Nonconformance management should consist of procedures that allow an organization to identify, segregate, evaluate, document, and dispose of output that does not conform to a manufacturer’s requirements.

The FDA and ISO have enacted guidelines to help ensure that the users of medical devices can rely upon a device that is not only effective but is safe to use. These guidelines require manufacturers of medical devices to establish procedures for managing nonconforming devices, ensuring that the devices are not entered into the stream of commerce and that the root cause of any nonconformance is investigated and documented.

Per 21 CFR Part 820.90, the FDA provides the regulatory requirements governing how manufacturers should deal with issues of nonconforming outputs:

  • Control of the nonconforming product – Manufacturers need to identify instances of the nonconforming product. Examples include:
    • Sampling, 
    • Testing, or 
    • Internal audits that include several types of nonconformance testing. 
    • Evaluation of the nonconforming output should determine if further action must be taken and appropriate personnel are notified of said action(s). The results of the assessment and any follow-up investigation should be documented.
  • Review and disposition of the nonconforming product – A procedure that defines responsibility for reviewing nonconformance issues and authority for disposing of affected output should be initiated. The guidelines for review and disposition should be documented in the QMS.
  • Rework policy and procedure – If needed, an organization should create a rework procedure for reworking nonconforming output, including rules for retesting the reworked output specification conformity.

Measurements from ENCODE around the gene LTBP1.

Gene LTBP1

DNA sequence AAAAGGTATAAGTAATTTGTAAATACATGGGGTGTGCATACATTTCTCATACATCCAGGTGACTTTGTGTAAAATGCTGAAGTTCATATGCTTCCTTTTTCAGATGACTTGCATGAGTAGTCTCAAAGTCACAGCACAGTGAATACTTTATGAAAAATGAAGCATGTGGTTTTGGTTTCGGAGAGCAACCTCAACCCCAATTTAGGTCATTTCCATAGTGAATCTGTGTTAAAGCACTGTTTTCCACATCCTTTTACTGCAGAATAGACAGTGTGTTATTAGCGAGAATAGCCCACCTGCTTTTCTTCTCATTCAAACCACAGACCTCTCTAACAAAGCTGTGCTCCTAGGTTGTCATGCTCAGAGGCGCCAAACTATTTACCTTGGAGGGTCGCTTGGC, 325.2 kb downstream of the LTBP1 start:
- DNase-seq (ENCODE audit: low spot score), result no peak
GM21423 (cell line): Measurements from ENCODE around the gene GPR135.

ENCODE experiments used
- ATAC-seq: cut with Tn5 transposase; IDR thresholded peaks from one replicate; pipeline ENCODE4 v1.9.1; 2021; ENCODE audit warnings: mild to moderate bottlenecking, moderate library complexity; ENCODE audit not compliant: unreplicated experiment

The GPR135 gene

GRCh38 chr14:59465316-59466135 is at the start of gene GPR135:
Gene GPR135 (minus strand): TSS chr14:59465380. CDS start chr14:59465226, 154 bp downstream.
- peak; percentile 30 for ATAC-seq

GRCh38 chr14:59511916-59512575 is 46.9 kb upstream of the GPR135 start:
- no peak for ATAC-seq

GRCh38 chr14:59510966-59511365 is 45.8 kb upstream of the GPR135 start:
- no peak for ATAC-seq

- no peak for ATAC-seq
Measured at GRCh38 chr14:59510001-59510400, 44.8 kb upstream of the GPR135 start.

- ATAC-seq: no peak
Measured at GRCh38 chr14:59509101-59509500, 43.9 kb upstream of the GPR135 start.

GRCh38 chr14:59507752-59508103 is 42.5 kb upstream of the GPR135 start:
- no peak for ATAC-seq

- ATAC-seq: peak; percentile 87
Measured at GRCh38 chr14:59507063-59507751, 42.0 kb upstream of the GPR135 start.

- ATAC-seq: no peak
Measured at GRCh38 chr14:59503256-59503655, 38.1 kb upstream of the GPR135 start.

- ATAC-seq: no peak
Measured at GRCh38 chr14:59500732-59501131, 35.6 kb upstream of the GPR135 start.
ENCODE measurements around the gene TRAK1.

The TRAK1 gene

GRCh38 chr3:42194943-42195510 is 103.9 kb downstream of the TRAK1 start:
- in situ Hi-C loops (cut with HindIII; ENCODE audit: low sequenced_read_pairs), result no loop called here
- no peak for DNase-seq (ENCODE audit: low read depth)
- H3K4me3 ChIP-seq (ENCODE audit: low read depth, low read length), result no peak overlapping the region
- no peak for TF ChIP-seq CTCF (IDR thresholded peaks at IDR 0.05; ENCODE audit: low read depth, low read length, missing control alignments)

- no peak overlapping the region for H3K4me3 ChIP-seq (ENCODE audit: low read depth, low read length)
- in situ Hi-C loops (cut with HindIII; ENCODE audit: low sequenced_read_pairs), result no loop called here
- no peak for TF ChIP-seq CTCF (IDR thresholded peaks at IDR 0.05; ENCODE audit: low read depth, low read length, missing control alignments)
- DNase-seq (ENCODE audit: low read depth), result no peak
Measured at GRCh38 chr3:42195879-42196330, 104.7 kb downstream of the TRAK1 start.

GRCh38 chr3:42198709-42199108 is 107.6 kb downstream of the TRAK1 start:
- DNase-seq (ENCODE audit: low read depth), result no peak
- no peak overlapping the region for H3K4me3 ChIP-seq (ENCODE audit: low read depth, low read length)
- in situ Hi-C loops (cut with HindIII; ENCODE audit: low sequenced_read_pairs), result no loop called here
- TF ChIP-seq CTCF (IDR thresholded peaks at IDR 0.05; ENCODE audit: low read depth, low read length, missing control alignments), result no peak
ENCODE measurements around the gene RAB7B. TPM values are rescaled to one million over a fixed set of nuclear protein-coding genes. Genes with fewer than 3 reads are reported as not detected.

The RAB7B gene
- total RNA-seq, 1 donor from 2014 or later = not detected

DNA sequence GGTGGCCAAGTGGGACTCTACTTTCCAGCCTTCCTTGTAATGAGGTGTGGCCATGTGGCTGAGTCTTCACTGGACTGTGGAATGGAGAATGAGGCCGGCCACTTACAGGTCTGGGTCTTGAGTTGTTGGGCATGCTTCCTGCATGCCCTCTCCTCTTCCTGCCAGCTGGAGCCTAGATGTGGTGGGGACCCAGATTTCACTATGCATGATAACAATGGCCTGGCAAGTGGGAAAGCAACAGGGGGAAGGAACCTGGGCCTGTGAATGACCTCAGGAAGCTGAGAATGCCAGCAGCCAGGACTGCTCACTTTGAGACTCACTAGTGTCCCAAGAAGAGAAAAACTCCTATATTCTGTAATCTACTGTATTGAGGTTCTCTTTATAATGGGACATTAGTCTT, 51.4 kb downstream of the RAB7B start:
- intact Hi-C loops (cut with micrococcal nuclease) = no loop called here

Once the FDA-mandated process for nonconformance management has been successfully initiated, manufacturers may be able to implement disposition activities related to the material(s) in question. Several options exist for how to deal with nonconforming issues:

  • Rework of the material 
  • Inventory of the NC material for future uses
  • Scrap
  • Return nonconforming materials to the external provider
  • If the NC issue is minor, use as-is.

After dispositioning has occurred, the manufacturer must ensure that documentation is created to adequately describe and justify any disposition activity undertaken, along with the documents evidencing the investigation and evaluation process.

When an instance of nonconformance is identified as part of an internal quality audit, it may warrant escalation to a corrective action if an evaluation determines that the issue could recur. The FDA’s guidelines for CAPA require device manufacturers to investigate the cause of any nonconformance event and identify corrective actions aimed at preventing the event recurrence. 

Manufacturers can initiate a root cause analysis and a corrective action to identify and correct the underlying causes of an identified nonconformance issue.